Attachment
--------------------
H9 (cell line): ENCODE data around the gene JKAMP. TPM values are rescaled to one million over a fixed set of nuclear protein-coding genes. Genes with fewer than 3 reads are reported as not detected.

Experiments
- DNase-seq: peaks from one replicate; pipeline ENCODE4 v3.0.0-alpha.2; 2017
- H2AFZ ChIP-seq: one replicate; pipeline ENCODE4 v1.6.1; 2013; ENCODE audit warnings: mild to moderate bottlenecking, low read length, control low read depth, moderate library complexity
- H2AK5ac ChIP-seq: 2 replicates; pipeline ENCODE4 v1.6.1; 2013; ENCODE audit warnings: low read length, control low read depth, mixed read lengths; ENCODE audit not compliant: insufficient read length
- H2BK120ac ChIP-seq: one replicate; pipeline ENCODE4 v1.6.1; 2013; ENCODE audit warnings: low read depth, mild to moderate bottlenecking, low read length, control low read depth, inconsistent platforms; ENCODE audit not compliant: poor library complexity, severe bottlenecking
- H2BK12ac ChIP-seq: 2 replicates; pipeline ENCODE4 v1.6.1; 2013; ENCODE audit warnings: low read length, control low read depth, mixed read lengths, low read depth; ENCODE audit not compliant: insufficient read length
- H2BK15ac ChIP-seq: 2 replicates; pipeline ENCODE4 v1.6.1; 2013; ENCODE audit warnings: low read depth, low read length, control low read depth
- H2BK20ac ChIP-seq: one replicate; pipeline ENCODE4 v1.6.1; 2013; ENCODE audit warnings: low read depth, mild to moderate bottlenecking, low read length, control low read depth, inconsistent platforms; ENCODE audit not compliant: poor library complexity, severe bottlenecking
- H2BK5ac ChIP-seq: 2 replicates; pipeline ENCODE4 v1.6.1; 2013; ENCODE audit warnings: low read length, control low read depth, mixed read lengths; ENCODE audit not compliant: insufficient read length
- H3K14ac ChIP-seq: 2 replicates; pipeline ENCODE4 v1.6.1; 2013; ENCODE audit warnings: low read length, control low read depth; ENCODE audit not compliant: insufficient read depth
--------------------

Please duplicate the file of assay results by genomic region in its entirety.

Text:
H9 (cell line): ENCODE data around the gene JKAMP. TPM values are rescaled to one million over a fixed set of nuclear protein-coding genes. Genes with fewer than 3 reads are reported as not detected.

Experiments
- DNase-seq: peaks from one replicate; pipeline ENCODE4 v3.0.0-alpha.2; 2017
- H2AFZ ChIP-seq: one replicate; pipeline ENCODE4 v1.6.1; 2013; ENCODE audit warnings: mild to moderate bottlenecking, low read length, control low read depth, moderate library complexity
- H2AK5ac ChIP-seq: 2 replicates; pipeline ENCODE4 v1.6.1; 2013; ENCODE audit warnings: low read length, control low read depth, mixed read lengths; ENCODE audit not compliant: insufficient read length
- H2BK120ac ChIP-seq: one replicate; pipeline ENCODE4 v1.6.1; 2013; ENCODE audit warnings: low read depth, mild to moderate bottlenecking, low read length, control low read depth, inconsistent platforms; ENCODE audit not compliant: poor library complexity, severe bottlenecking
- H2BK12ac ChIP-seq: 2 replicates; pipeline ENCODE4 v1.6.1; 2013; ENCODE audit warnings: low read length, control low read depth, mixed read lengths, low read depth; ENCODE audit not compliant: insufficient read length
- H2BK15ac ChIP-seq: 2 replicates; pipeline ENCODE4 v1.6.1; 2013; ENCODE audit warnings: low read depth, low read length, control low read depth
- H2BK20ac ChIP-seq: one replicate; pipeline ENCODE4 v1.6.1; 2013; ENCODE audit warnings: low read depth, mild to moderate bottlenecking, low read length, control low read depth, inconsistent platforms; ENCODE audit not compliant: poor library complexity, severe bottlenecking
- H2BK5ac ChIP-seq: 2 replicates; pipeline ENCODE4 v1.6.1; 2013; ENCODE audit warnings: low read length, control low read depth, mixed read lengths; ENCODE audit not compliant: insufficient read length
- H3K14ac ChIP-seq: 2 replicates; pipeline ENCODE4 v1.6.1; 2013; ENCODE audit warnings: low read length, control low read depth; ENCODE audit not compliant: insufficient read depth